Matt Helmers, Laura Christianson, Reid Christianson 2017-06-28 00:37:39
Nutrient losses from agricultural systems in the Mississippi River basin have contributed to the hypoxic zone in the Gulf of Mexico. In 2008, in response to this challenge, the U.S. EPA’s Hypoxia Task Force released an action plan for a national strategy to reduce, mitigate, and control hypoxia in the northern Gulf of Mexico and improve water quality in the Mississippi River basin (www.epa.gov/ms-htf). The action plan indicated that significant (i.e., 45%) reductions in riverine nitrogen and phosphorus loads are needed to achieve the goal of reducing the size of the hypoxic zone, and improve water quality in the basin. One of the main items in the 2008 action plan was the call for state-level nutrient reduction strategies. As a result, the twelve states bordering the Mississippi and Ohio Rivers have developed and begun implementing comprehensive nutrient reduction strategies (www.epa.gov/ms-htf/hypoxia-task-force-nutrient-reduction-strategies). Iowa was one of the first states to conduct a scientific assessment of the potential nutrient reduction of different agricultural management practices and the level of implementation that might be needed to reach the goal of 45% reduction (www.nutrientstrategy.iastate.edu). While Iowa’s nutrient reduction strategy is just one of the state strategies, it provides useful information about the range of applicable conservation practices and the high level of implementation that would be needed to reach the nutrient reduction goals across the entire Mississippi River basin. The Iowa nutrient reduction strategy evaluates both nitrogen (N) and phosphorus. In this article, we focus on nitrate-N loss as an example of the larger strategy. Nitrate-N reduction As part of the Iowa nutrient reduction strategy, practices ranging from in-field N management to edge-of-field N treatment to land use changes were reviewed to assess each practice’s potential for nitrate-N loss reduction and its impact on corn yield. The studies included in the review were limited to those conducted in Iowa or, in some cases, surrounding states to align with Iowa climate conditions. A summary of the expected nitrate-N loss reductions for each of these practices is shown in the graph on the previous page. Additional information on all the practices is available from Iowa State University Extension and Outreach (https://store.extension.iastate.edu/Product/Reducing-Nutrient-Loss-Science-Shows-What-Works). The nitrate-N reductions vary widely among practices and even for a given practice, as shown by the large standard deviations in the graph. This variation is largely due to the year-to-year variability in the weather. The first step in estimating Iowa’s potential nitrate-N reduction was establishing the state’s baseline nitrate-N load. This process required estimates of the existing land uses, literature- based estimates of nitrate-N concentrations in tile and subsurface water, and estimates of water yield to streams. The nitrate-N loads were calculated for each major land resource area in Iowa and totaled into a statewide load. To assess the impacts of the different nitrate-N reduction practices, the baseline nitrate-N concentrations were reduced to reflect the efficiency of each practice. These adjusted concentrations and the land area on which the practices were implemented were then used to compute a scenario load for nitrate-N, which was compared to the baseline load. From this comparison, an estimate of the maximum practical nitrate-N load reduction for each practice was developed, a summary of which is shown in the graph on this page. A review of this graph clearly shows that no single practice can achieve the nutrient reduction goal. Instead, a combination of practices is needed. However, the computed load reductions for the individual practices are not additive. In other words, due to the complex interactions of conservation practices, it’s not appropriate to simply add up the reductions that can be achieved with different practices. Scale of implementation Several example scenarios for achieving the nitrate-N load reduction goal are outlined in Iowa State University’s report on the Iowa nutrient reduction strategy (http://www.nutrientstrategy.iastate.edu). One scenario that is commonly discussed includes the assumptions that all corn acres use the maximum return to nitrogen (MRTN) application rate (133 lbs per acre at the time of development) and that 60% of corn-soybean and continuous corn acres have cover crops, 27% of all agricultural land is treated with wetlands, and 60% of tile-drained acres are treated with bioreactors. This scenario was estimated to have the potential to reduce nitrate-N loads by 125,000 tons per year, which is an overall nitrate-N load reduction of approximately 42% at an annual cost of approximately $755,518,000. An overall reduction of 42% was the estimated requirement for agricultural sources in Iowa. The estimated area treated with each of these practices is shown in the graph on this page. For wetlands, it was assumed that each wetland (including 10 acres of wetland surface area with 35 acres of buffer) treats 1,000 acres of agricultural land, which results in approximately 7,600 wetlands for this scenario. For bioreactors, it was assumed that each bioreactor treats 50 acres of subsurface drained land, which totals approximately 120,000 bioreactors in Iowa alone. From a review of the three graphs, it is obvious that achieving the desired nitrate-N load reductions will require a combination of practices that include the best in-field nitrogen management, cropping system, and edge-of-field practices. In addition, the scale of the required implementation is extremely large, and all producers and landowners must be involved to reach the goal. While the scale of implementation and the associated costs may seem daunting, it is important to recognize the benefits that could come from pursuing nutrient reduction, including the economic benefits of cleaner water and the employment opportunities in implementing the various strategies. To reach these ambitious goals, the role of agricultural and biological engineers is critical. There is a need for engineers who can design and implement infrastructure practices, such as controlled drainage, shallow drainage, bioreactors, saturated buffers, and wetlands. In addition, there is a need for continued evaluation of the implementation and performance to verify that progress is being made in reducing downstream nutrient export. ASABE member Matt Helmers, Dean’s Professor, College of Agriculture and Life Sciences, and Professor, Department of Agricultural and Biosystems Engineering, Iowa State University, Ames, USA, email@example.com. ASABE member Laura Christianson, P.E., Assistant Professor of Water Quality, Department of Crop Sciences, University of Illinois at Urbana-Champaign, USA, LEChris@illinois.edu. ASABE member Reid Christianson, P.E., Senior Water Resources Engineer, The Center for Watershed Protection, Inc., Ellicott City, Md., USA, firstname.lastname@example.org.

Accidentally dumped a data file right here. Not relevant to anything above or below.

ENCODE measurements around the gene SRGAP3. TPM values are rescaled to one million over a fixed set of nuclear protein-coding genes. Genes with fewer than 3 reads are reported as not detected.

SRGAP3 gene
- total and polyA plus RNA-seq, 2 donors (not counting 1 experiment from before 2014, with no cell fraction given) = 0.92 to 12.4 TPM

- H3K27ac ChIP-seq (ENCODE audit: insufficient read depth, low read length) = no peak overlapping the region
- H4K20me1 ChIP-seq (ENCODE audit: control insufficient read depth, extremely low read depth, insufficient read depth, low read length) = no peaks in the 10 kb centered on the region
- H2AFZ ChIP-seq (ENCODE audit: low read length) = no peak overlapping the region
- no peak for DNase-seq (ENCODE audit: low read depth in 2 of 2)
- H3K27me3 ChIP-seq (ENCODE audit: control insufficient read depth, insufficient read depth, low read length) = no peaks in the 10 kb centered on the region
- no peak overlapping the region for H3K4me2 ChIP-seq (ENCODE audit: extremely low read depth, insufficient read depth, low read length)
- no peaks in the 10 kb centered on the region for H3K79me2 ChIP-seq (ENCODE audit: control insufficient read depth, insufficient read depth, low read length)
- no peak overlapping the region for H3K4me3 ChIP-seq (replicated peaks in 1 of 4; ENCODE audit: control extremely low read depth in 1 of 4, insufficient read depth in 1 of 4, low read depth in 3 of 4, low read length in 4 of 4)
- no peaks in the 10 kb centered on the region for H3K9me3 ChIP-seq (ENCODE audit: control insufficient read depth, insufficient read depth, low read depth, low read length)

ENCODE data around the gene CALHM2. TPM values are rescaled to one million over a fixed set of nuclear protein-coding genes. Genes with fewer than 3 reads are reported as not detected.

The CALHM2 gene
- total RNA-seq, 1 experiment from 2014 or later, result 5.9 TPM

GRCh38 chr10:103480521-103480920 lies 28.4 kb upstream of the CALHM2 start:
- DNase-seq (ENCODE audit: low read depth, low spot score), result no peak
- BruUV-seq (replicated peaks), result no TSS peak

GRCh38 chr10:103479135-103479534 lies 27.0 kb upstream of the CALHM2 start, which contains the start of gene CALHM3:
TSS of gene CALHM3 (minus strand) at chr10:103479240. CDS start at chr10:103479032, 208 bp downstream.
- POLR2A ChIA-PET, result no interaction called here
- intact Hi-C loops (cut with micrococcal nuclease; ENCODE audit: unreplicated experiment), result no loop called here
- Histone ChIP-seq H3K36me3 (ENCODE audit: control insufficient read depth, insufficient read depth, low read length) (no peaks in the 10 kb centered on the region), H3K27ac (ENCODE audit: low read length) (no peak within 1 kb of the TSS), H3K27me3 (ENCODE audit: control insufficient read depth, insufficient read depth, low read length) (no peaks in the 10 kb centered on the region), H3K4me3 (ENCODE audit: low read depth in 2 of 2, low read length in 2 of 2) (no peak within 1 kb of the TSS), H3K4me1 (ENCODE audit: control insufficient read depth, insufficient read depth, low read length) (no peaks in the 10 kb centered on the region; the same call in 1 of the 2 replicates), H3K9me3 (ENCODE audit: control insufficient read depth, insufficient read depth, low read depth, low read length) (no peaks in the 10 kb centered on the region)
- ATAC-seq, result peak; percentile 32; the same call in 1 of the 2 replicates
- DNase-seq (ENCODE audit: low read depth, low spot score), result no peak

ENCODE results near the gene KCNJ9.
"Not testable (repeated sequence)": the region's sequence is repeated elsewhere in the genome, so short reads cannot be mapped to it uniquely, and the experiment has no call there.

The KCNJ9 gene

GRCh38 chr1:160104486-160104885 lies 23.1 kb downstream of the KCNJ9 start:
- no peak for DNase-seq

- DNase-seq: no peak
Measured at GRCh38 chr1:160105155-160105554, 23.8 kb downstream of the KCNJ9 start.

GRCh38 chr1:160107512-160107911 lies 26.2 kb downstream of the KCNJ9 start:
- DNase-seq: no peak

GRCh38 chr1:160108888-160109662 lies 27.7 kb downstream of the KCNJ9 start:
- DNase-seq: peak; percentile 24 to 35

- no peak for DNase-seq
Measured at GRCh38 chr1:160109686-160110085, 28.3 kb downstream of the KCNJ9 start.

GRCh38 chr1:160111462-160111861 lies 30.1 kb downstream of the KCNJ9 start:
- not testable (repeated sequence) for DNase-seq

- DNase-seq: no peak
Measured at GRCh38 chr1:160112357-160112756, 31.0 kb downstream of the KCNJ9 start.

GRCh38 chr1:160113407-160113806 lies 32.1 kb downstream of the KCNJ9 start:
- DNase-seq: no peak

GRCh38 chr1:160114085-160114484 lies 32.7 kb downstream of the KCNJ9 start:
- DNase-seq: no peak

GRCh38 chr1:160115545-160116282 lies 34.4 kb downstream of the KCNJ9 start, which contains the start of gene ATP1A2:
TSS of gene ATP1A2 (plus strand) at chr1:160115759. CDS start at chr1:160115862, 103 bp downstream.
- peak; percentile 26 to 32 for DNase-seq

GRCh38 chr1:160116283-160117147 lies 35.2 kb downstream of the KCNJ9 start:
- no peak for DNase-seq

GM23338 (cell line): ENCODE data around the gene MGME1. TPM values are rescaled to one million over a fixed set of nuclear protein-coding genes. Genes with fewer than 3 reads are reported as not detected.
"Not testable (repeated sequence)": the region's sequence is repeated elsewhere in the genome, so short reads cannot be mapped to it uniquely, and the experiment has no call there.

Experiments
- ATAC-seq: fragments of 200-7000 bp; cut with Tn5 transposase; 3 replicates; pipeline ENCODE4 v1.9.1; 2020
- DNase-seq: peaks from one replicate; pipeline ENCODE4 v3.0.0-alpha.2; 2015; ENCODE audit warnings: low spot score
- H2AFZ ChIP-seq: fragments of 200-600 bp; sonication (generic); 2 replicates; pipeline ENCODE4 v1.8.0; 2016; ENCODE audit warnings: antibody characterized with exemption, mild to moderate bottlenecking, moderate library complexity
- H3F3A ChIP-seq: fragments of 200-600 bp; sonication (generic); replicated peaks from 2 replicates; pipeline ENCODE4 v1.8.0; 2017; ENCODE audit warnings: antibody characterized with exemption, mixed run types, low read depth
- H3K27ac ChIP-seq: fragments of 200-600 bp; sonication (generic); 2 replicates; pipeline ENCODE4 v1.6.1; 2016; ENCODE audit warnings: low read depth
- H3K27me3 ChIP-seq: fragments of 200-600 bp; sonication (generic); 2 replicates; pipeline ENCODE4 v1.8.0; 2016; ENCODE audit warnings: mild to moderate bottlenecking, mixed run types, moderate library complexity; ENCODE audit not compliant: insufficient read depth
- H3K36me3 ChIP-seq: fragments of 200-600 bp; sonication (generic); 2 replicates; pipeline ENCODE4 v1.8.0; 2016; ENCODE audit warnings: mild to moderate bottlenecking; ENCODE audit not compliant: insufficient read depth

Published by ASABE. View All Articles.